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effort to hurry the work along should be discouraged, as mistakes and misunderstandings are liable to occur, while by always adhering to the regular system we shall insure the prompt fixing of responsibility for errors, and the smooth running of the routine affairs of the department.

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In fact the effort to find “short cuts” in transacting the business of the establishment, while in a certain sense commendable, should only be taken up when it is amply demonstrated that such a course can be safely followed. It is too often the case that a slight saving in one direction may result in a waste of time in another. It will be well to consider the work of the Drafting




Fig. 189. – Blue Print Index Card, size, 3 x 5 in.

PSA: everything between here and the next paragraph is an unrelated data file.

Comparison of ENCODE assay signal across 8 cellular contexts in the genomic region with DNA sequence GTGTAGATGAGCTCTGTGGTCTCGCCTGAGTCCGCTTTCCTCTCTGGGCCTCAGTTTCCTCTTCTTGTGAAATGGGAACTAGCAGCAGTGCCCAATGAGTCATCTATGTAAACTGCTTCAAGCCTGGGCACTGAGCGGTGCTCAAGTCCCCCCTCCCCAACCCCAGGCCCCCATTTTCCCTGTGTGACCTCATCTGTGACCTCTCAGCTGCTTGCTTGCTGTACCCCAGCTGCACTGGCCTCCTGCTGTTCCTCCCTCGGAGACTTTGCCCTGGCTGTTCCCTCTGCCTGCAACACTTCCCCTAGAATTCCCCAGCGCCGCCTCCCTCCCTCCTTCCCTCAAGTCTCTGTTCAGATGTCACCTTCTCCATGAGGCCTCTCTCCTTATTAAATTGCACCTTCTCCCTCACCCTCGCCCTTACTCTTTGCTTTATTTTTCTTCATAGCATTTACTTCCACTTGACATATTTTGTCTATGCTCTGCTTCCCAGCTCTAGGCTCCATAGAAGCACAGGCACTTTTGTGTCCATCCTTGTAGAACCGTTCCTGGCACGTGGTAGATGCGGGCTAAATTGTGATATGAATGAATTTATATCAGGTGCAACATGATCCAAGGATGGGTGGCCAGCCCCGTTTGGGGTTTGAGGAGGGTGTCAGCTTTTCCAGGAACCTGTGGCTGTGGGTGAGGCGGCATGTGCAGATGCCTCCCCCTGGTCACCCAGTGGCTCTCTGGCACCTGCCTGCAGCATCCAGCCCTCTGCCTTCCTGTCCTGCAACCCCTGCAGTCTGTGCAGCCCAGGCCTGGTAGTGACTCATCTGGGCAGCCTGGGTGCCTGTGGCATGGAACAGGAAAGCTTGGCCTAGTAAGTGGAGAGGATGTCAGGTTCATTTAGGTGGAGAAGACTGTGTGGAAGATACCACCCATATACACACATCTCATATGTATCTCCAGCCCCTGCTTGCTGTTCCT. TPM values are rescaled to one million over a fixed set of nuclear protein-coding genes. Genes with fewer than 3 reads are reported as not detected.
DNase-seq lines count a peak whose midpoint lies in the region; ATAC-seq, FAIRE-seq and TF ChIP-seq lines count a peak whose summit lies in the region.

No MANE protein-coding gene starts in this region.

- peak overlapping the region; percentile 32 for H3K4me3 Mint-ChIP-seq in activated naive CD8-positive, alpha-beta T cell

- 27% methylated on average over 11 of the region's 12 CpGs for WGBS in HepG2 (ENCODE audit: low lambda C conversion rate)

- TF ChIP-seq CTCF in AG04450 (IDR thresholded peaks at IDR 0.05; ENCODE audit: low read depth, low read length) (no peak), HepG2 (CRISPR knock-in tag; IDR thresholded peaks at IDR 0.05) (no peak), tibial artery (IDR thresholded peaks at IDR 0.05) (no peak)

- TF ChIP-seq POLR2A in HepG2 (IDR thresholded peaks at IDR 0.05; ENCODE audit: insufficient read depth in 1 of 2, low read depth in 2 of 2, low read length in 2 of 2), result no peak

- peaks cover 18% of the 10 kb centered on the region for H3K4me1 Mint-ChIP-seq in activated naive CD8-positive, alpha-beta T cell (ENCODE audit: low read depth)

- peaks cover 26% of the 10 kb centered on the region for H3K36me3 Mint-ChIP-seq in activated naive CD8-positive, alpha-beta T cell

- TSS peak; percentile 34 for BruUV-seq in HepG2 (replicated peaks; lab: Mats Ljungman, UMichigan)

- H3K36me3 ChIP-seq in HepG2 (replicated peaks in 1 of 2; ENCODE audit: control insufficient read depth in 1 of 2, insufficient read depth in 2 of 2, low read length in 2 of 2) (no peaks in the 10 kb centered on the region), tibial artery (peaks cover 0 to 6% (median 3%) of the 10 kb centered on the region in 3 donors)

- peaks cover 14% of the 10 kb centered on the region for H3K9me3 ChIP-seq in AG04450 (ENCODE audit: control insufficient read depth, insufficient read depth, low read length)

Color, Red.

Room from rather a conservative standpoint in these respects, as a slight error here is liable to lead to much trouble all the way through the shops. Hence the work here should be done with deliberate care and thoroughness to insure the success, not only of this department, but of those which follow it in the regular routine of manufacturing.




The lack of information in reference to it. Only special portions of the subject heretofore taken up. Disconnected parts of systems. The need of a complete system. The tool